---------- Forwarded message ----------
Date: Thu, 28 Feb 2002 13:12:03 +1300 (NZDT)
From: Richard A. O'Keefe <[EMAIL PROTECTED]>
Subject: Re:  Overzealous sign checking? (fwd)

        unsigned short a = 1;
        long b = 2;

        if (a < b) return FALSE;

        blah.c(10): Operands of < have incompatible types (unsigned short int, long 
int): a < b
          To ignore signs in type comparisons use +ignoresigns

        Now while this is clearly true, we would argue it's also harmless IFF
        we can assume an ANSI compiler.

The rules for mixing signed and unsigned arithmetic are sufficiently
confusing, especially if you have been using C since K&R days, that
mixing is best avoided, except for cases like "a = 1;".

Take this little program:
#include <stdio.h>

int main(void) {
    unsigned short a =  1;
    long           b = -1;

    if (a < b) {
        printf("What a surprise!\n");
    } else {
        printf("Worked as expected.\n");
    return 0;

The result I get depends on the options I pass to my compiler.
And rightly so, because ANSI changed the rules, and there's still
a bunch of pre-ANSI and half-ANSI code that relies on the old
rules.  (I still flinch when I recall my experience trying to
fix one such program.)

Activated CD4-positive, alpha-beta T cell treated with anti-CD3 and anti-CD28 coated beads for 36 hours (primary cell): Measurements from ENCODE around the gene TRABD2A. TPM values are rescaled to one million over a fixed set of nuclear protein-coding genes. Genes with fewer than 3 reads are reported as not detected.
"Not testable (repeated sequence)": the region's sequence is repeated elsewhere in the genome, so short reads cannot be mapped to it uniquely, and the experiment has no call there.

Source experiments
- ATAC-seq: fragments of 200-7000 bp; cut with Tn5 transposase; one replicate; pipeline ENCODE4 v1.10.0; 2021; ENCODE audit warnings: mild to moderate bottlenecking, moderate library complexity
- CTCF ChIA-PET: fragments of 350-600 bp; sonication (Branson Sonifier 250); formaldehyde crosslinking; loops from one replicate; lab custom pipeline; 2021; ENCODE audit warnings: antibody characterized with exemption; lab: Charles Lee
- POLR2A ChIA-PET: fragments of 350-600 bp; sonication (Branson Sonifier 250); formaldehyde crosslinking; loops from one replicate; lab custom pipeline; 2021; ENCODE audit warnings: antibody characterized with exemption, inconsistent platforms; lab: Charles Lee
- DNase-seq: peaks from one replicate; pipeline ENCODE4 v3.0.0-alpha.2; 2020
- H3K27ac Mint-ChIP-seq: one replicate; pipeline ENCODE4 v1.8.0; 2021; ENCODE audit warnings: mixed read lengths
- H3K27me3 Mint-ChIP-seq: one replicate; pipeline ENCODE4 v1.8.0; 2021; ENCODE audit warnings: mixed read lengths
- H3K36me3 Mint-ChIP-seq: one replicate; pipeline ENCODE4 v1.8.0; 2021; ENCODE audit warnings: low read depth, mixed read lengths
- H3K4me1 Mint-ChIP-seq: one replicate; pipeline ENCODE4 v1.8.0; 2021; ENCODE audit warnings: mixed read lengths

The second edition of K&R says this:

        A6.1 Integral Promotion

        A character, a short integer, or an integer bit-field, all either
        signed or not, or an object of enumeration type, may be used in an
        expression whenever an integer may be used. If an int can represent
        all of the values of the original type, then the value is converted to
        int, otherwise the value is converted to unsigned int. This process is
        called integral promotion.

        Since all uint16 values are representable in an int32,

Who said short was 16 bits or long 32?  The keyboard I'm typing on is
part of a 64-bit workstation; the mail is going through another 64-bit
machine.  Also in my office I have a 486 box running MS-DOS 6, and oddly
enough, there's a program I'm revising that will have to run on that
machine (where int is 16 bits) as well as the 64-bit machines.  Note
that the rules for promoting unsigned short are *different* on these
machines, thanks to the lame-brained ANSI rules, because an int on the
MS-DOS box _can't_ represent all values of an unsigned short, while an
int on the 64-bit machines _can_.  (For the record, I have used C on a
36-bit machine.  I can't remember what unsigned short was, probably 18 bits.)

        I reckon this warning is not justified in this case.
        [He'd like to suppress it.]

So put in an explicit cast!

        unsigned short a = 1;
        long b = 2;

        if ((long)a < b) return FALSE;

This is a far simpler way to locally suppress the warning than
any alternative I can think of, and it has the benefit of making
your choice (convert to signed) really obvious.

        We'd like to turn +ignoresigns
        back on, because of course there are many times when it's telling us
        something important!

Like right here.  It is _not_ obvious to me what you want  a < b
to do when b is -1.  Put in the cast, and it's obvious to everyone,
including C compilers, whatever the size of int.

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